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Campus Reform's Levi Fox exclusive interview with Colorado Professor, Dr. Michael Berry:
CR: When can we expect to see the September numbers?
Berry: September state unemployment data is scheduled to be released at the end of this week, but the updated forecast using August unemployment numbers will be the final forecast we make before the election. You can read the CU press release about the updated forecast here: http://www.colorado.edu/news/releases/2012/10/04/updated-election-forecasting-model-still-points-romney-win-university
CR: Do you foresee any major change compared to the August results?
Berry: We generate predictions for each candidate’s share of the two-party popular vote for all 50 states and DC. Of course, when you reestimate the model with more contemporary data, there will be variations in these projections from the prior estimates. For the purposes of generating an Electoral College forecast, I doubt that September unemployment data would dramatically change our prediction for how states will ultimately allocate their Electoral College votes. For example, in our published article, we projected that President Obama would receive 48.2 percent of the vote in Colorado. Using more current economic data, we project that Obama will receive 46.7 percent of the state vote. In terms of the Electoral College, the forecast is only altered when a state crosses the 50 percent threshold in either direction. In our updated forecast, only one state–New Mexico–switched from one candidate’s column to the other.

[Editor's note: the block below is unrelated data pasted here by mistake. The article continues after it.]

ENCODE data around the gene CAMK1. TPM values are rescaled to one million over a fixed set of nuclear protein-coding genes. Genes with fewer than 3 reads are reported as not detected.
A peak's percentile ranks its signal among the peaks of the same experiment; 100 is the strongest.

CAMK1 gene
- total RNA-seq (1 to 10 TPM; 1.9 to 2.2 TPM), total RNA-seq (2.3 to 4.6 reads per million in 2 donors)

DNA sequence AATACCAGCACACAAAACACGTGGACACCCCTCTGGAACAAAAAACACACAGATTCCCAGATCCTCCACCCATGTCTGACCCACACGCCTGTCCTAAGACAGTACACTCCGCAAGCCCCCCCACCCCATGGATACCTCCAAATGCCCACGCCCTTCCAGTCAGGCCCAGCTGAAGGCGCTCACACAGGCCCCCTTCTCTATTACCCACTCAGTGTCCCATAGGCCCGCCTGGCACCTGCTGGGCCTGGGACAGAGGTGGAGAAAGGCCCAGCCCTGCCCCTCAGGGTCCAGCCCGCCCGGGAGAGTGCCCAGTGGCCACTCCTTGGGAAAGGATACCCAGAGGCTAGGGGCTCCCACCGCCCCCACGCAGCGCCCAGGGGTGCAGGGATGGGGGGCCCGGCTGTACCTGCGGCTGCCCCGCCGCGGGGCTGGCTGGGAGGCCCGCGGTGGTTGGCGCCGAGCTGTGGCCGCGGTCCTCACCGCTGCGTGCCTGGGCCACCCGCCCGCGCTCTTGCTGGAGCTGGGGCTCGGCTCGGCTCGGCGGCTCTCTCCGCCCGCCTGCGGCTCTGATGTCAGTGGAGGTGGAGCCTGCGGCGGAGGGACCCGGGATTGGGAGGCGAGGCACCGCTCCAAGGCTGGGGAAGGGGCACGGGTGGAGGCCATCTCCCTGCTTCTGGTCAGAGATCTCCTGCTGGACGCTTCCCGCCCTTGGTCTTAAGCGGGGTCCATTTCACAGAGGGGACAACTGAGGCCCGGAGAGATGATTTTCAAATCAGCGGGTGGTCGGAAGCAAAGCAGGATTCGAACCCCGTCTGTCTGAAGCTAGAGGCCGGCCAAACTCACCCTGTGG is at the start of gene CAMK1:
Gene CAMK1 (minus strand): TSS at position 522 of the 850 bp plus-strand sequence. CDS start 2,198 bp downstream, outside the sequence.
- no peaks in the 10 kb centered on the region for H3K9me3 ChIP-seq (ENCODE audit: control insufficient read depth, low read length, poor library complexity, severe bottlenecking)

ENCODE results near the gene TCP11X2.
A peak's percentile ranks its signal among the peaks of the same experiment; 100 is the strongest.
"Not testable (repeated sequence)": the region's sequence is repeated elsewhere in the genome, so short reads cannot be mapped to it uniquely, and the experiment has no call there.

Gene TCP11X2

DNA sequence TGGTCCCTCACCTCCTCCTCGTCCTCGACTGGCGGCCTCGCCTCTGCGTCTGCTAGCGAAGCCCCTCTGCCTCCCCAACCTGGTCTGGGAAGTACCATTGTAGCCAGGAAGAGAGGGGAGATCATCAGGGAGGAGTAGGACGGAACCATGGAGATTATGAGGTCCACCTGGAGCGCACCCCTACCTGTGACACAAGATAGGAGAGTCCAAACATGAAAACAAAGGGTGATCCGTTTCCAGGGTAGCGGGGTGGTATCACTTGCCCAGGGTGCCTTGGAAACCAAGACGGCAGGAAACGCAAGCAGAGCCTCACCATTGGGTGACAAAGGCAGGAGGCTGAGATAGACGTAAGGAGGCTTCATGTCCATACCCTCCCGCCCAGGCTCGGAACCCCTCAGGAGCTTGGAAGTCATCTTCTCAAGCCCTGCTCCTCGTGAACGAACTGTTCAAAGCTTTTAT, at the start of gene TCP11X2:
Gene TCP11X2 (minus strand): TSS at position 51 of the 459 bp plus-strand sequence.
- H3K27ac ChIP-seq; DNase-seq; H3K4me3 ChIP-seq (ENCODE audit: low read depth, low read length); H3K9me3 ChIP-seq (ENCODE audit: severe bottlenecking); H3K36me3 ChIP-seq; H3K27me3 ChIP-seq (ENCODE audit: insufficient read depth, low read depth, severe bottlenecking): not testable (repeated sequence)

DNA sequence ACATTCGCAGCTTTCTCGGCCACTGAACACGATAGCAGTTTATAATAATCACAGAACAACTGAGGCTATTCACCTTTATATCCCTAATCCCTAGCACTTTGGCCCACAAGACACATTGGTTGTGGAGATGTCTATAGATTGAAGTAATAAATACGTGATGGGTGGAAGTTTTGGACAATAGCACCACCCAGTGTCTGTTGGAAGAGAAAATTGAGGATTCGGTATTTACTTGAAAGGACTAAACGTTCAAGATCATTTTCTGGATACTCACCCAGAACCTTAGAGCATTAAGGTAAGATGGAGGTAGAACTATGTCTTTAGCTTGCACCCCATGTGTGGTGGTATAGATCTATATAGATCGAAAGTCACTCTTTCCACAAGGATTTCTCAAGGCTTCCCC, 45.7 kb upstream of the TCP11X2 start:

CR: What did you find as the most surprising or intriguing results within this election’s study?
Berry: Aside from generating the forecast itself, what I found most interesting were the list of variables we found that did not generally affect presidential election results. For example, we modeled the site of the party conventions, the partisanship of the governor, and the home-state of the vice-presidential candidate, among others, and none exerted a significant effect on how a state votes for president. So for 2012, our analysis tells us that Florida and North Carolina are no more likely to vote for Romney or Obama respectively than if the conventions hadn’t been held in those two states.
CR: Have you received any negative criticism by academic peers?
Berry: None that I’ve heard.
CR: How certain are you that Mitt Romney will win on November 6th?
Berry: We didn’t calculate a specific confidence level for the Electoral College result, but our model indicates that Governor Romney has a 77 percent likelihood of winning the popular vote.
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